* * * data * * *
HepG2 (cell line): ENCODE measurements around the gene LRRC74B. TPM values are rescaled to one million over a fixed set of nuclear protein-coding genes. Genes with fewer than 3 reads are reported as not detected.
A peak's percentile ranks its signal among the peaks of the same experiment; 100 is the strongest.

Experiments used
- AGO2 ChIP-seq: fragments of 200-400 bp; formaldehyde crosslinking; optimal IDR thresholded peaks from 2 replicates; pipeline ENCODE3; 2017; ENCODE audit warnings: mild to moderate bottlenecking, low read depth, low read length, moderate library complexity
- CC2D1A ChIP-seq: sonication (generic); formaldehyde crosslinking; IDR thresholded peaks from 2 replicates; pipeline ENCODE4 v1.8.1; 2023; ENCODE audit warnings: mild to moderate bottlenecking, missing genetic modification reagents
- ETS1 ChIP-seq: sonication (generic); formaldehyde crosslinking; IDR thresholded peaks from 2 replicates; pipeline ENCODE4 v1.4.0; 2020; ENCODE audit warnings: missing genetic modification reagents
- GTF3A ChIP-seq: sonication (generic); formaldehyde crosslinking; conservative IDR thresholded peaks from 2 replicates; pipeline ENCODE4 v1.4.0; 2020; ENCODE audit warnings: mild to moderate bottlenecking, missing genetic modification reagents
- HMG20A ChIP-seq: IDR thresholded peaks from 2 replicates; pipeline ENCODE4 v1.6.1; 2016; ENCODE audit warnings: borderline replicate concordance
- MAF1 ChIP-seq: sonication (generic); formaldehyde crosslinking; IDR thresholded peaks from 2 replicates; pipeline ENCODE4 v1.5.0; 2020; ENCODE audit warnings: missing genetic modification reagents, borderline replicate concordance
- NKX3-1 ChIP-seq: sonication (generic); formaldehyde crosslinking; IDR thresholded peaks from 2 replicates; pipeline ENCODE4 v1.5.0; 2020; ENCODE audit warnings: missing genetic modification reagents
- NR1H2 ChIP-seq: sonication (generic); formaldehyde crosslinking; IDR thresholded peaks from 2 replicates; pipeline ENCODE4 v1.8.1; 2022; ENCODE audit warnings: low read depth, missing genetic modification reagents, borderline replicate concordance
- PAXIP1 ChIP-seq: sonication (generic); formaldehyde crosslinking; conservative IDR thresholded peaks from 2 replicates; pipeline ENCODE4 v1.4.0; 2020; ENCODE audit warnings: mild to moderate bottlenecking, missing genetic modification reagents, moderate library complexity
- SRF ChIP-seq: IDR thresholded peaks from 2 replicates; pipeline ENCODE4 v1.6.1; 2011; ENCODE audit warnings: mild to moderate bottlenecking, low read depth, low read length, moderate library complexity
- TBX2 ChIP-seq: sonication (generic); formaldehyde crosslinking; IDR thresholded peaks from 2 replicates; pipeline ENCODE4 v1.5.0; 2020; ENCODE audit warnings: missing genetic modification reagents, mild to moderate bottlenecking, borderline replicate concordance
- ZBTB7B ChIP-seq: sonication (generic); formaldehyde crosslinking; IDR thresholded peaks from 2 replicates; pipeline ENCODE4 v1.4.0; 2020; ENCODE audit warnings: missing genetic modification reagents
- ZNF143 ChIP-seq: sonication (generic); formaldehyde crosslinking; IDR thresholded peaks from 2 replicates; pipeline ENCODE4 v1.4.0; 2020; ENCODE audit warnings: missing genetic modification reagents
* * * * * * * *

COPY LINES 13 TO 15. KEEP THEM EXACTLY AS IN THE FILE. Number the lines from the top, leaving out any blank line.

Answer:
- SRF ChIP-seq: IDR thresholded peaks from 2 replicates; pipeline ENCODE4 v1.6.1; 2011; ENCODE audit warnings: mild to moderate bottlenecking, low read depth, low read length, moderate library complexity
- TBX2 ChIP-seq: sonication (generic); formaldehyde crosslinking; IDR thresholded peaks from 2 replicates; pipeline ENCODE4 v1.5.0; 2020; ENCODE audit warnings: missing genetic modification reagents, mild to moderate bottlenecking, borderline replicate concordance
- ZBTB7B ChIP-seq: sonication (generic); formaldehyde crosslinking; IDR thresholded peaks from 2 replicates; pipeline ENCODE4 v1.4.0; 2020; ENCODE audit warnings: missing genetic modification reagents